• To watch a BSL video that explains more about this service and how to access it, click here
     
  • To watch an ISL video that explains more about this service and how to access it, click here.

To contact NHS111, please visit: www.interpreternow.co.uk/nhs111ni

This part of the service is a Video Relay System that enables Deaf people to telephone NHS111 via a remote BSL or ISL interpreter.

How it works:

The Deaf person contacts the interpreter via the Interpreter Now app, using their smartphone or tablet, or via the secure video link using a computer.  Once they are connected, the interpreter telephones NHS111 on the Deaf person’s behalf.

To contact all other Health and Social Care services including your local GP, please visit: www.interpreternow.co.uk/hscni

It can be used to contact

  • Northern Ireland GPs and GP Out of Hours Services
  • Hospitals for inpatient or outpatient queries (including independent / private hospitals)
  • All health services – e.g. a dentist, optician, optometrist, community pharmacy, etc.
  • All social care services – e.g. a social work team, day centre, residential or nursing home (including independent / private care facilities commissioned by HSC), etc.
  • Ambulance services
  • The Northern Ireland COVID19 Community Helpline: 0808 802 0020

This part of the service includes two elements:

A Video Relay System: This enables Deaf people to telephone a Health and Social Care service provider via a remote BSL or ISL interpreter. 

How it works:

The Deaf person, the interpreter, and the Health and Social Care service provider can all be in different locations.  The Deaf person contacts the interpreter via the Interpreter Now app, using their smartphone or tablet, or via the secure video link using a computer.  Once they are connected, the interpreter telephones the Health and Social Care service provider on the Deaf person’s behalf.

Video Remote Interpreting: This enables Deaf people to communicate with a Health and Social Care professional in person, via an online BSL or ISL video interpreter. 

How it works:

The Deaf person and the Health and Social Care service provider are together in the same location, while the interpreter is online via secure video link on a screen (e.g. a tablet, smart phone, or computer).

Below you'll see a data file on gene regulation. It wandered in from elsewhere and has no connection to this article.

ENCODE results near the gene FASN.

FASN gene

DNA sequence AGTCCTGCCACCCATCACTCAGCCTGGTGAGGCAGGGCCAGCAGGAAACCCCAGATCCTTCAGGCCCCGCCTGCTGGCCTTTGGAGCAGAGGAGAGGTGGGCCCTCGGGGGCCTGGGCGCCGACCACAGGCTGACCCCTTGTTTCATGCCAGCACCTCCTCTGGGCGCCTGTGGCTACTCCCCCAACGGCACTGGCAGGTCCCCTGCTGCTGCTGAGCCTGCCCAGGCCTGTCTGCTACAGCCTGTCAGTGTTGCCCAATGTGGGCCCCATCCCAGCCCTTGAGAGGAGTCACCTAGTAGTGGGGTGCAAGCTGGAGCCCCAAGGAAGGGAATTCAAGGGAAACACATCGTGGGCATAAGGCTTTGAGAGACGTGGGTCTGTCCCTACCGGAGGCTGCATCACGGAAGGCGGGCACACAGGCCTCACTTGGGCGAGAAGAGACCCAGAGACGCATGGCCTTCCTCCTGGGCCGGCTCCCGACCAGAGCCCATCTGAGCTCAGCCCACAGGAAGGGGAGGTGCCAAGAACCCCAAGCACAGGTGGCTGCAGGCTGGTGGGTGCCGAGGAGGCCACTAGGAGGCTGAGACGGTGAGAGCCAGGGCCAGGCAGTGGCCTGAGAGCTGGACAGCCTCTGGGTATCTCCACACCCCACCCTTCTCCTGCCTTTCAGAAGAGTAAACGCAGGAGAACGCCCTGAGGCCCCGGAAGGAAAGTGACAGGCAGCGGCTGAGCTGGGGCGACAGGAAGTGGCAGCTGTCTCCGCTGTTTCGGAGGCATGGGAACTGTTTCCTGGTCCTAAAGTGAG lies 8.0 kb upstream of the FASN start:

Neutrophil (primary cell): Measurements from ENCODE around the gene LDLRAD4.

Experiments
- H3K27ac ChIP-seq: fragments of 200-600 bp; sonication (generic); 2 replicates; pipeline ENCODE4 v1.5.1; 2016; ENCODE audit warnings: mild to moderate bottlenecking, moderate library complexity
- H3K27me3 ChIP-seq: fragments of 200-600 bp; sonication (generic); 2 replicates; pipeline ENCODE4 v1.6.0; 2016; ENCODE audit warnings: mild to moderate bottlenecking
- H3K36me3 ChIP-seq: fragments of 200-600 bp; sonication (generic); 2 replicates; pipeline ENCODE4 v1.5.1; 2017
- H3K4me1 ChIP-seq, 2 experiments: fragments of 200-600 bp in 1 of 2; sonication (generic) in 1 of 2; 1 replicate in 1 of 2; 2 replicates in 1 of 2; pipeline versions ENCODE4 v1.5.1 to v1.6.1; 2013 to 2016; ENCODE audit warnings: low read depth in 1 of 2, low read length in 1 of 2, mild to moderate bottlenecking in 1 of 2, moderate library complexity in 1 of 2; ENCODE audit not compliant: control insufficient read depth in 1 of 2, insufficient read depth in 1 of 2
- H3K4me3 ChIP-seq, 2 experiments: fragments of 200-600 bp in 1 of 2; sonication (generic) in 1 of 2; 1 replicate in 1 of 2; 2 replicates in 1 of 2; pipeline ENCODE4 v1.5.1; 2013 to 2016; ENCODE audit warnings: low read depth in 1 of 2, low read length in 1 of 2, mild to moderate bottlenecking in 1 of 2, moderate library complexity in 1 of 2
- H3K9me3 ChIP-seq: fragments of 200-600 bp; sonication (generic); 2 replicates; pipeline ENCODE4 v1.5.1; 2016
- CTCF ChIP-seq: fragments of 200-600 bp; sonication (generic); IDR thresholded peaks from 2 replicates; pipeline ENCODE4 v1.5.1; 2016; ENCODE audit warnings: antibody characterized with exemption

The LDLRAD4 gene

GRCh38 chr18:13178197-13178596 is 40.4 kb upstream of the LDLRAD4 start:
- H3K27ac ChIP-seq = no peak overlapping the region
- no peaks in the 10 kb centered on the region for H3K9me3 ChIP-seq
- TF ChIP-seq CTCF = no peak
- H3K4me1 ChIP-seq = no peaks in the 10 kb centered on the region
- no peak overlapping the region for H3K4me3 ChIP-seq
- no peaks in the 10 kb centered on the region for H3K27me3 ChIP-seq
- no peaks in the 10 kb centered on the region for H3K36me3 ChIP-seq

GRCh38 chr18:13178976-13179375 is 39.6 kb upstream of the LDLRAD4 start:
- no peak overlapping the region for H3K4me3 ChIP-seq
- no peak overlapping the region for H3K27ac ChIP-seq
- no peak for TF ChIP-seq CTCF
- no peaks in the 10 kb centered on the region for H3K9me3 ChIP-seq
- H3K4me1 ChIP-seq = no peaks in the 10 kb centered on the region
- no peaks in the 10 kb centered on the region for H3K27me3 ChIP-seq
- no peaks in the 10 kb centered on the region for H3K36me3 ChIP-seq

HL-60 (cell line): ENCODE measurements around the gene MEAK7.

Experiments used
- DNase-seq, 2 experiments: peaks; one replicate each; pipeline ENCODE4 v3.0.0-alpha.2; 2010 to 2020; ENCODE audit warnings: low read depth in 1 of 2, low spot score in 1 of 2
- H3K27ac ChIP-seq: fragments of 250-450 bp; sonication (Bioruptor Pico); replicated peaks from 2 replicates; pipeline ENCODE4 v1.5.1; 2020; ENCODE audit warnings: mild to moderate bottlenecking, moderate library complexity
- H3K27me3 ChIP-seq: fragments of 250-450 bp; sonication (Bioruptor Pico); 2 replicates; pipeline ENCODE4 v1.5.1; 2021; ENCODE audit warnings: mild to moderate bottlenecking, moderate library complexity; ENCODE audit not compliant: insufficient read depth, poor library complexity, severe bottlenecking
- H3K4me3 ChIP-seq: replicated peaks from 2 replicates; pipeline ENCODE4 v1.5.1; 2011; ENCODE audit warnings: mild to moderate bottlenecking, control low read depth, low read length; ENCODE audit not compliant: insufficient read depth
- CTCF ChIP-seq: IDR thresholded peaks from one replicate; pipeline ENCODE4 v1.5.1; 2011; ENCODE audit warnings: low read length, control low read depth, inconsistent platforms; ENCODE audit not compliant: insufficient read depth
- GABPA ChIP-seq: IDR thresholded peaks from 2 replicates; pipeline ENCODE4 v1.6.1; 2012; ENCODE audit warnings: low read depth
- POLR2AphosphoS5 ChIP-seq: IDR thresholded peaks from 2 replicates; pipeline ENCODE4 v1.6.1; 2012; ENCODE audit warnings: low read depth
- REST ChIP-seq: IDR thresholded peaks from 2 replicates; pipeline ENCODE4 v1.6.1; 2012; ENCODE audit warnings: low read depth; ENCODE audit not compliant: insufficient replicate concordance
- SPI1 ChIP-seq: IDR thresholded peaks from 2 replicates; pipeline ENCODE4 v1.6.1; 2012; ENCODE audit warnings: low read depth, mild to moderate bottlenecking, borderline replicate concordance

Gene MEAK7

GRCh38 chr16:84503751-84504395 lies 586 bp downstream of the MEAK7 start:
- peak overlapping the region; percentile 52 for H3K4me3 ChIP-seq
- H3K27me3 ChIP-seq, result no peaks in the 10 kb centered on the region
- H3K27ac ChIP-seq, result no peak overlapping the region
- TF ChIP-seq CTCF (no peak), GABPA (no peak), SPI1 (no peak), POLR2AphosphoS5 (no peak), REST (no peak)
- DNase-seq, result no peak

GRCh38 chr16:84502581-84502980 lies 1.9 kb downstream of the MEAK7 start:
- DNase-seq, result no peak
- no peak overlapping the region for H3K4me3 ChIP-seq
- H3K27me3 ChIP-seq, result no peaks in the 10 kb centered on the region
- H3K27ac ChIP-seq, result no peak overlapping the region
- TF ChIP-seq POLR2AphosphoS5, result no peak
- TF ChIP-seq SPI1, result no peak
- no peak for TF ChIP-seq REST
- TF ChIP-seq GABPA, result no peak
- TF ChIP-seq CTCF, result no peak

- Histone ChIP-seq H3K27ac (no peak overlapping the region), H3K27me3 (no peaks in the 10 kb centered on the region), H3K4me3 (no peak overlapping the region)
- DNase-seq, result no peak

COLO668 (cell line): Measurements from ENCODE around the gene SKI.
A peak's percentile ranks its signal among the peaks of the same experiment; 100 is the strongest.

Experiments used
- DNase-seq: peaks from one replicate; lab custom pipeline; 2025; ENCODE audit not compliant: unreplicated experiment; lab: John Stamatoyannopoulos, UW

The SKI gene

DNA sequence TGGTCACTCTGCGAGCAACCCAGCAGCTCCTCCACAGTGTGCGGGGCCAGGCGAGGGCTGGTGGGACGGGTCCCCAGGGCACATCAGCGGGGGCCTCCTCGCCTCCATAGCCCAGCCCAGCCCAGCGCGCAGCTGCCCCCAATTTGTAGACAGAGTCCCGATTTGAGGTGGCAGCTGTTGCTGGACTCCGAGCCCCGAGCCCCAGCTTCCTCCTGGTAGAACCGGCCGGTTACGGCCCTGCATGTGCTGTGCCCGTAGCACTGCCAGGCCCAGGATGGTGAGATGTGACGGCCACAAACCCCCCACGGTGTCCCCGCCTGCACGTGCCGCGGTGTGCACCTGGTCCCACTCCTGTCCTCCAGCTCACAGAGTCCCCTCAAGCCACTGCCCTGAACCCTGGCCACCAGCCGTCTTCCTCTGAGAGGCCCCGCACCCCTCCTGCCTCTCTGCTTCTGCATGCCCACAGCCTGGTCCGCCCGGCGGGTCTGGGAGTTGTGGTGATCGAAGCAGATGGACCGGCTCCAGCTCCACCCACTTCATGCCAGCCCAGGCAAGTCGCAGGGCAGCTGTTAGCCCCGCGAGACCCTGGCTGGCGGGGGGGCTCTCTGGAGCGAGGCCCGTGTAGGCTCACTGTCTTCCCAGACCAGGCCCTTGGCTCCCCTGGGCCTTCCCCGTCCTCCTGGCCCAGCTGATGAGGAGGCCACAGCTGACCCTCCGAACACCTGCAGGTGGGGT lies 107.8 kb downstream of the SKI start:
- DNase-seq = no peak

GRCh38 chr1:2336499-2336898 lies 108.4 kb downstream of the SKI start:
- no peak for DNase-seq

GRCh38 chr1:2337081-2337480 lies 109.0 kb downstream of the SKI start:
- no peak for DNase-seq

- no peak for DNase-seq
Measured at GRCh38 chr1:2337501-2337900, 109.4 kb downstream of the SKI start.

To ensure immediate access to telephone services at this time the Video Relay System will be introduced first.

___________________________________________________________________________________________________________________________

Back to top

Looking after your wellbeing while staying at home

More information on this can be found here. To access these videos please see:

British Sign Language pha.site/mental-health-wellbeing-bsl-vimeo

Irish Sign Language pha.site/mental-health-wellbeing-isl-vimeo

___________________________________________________________________________________________________________________________

Back to top

Pregnancy

You can find advice for pregnant women and parents at www.ni-maternity.com or by clicking here. HSC staff who are pregnant can get more advice here.

___________________________________________________________________________________________________________________________

Back to top

People with a learning disability

For the latest PHA advice for people with a learning disability click here. Advice from Mencap and other organisations can be found here.

___________________________________________________________________________________________________________________________

Back to top

Screening

Some population screening programmes in Northern Ireland have been paused for the time being. This decision has been made, in agreement with the Health Minister, so that Health and Social Care (HSC) staff and resources can be redeployed in response to COVID-19 and to reduce the risk of exposure to the corona virus for the public and HSC staff.

For more information on screening, see here.

___________________________________________________________________________________________________________________________

Back to top

Bereavement

This video has been made by the Psychological Services team at Belfast Health and Social Care Trust for parents and children who have lost a loved one due to COVID-19. It aims to help parents support their child to understand the loss and say goodbye when the usual traditions and funeral practices cannot take place. It is accompanied by a workbook, which is available (along with advice and practical guidance on grief and bereavement for adults) here. 

 

___________________________________________________________________________________________________________________________

Back to top

Public information downloads

Further resources including posters for download and printing are available here.

 

Test, trace, protect

 

Back to top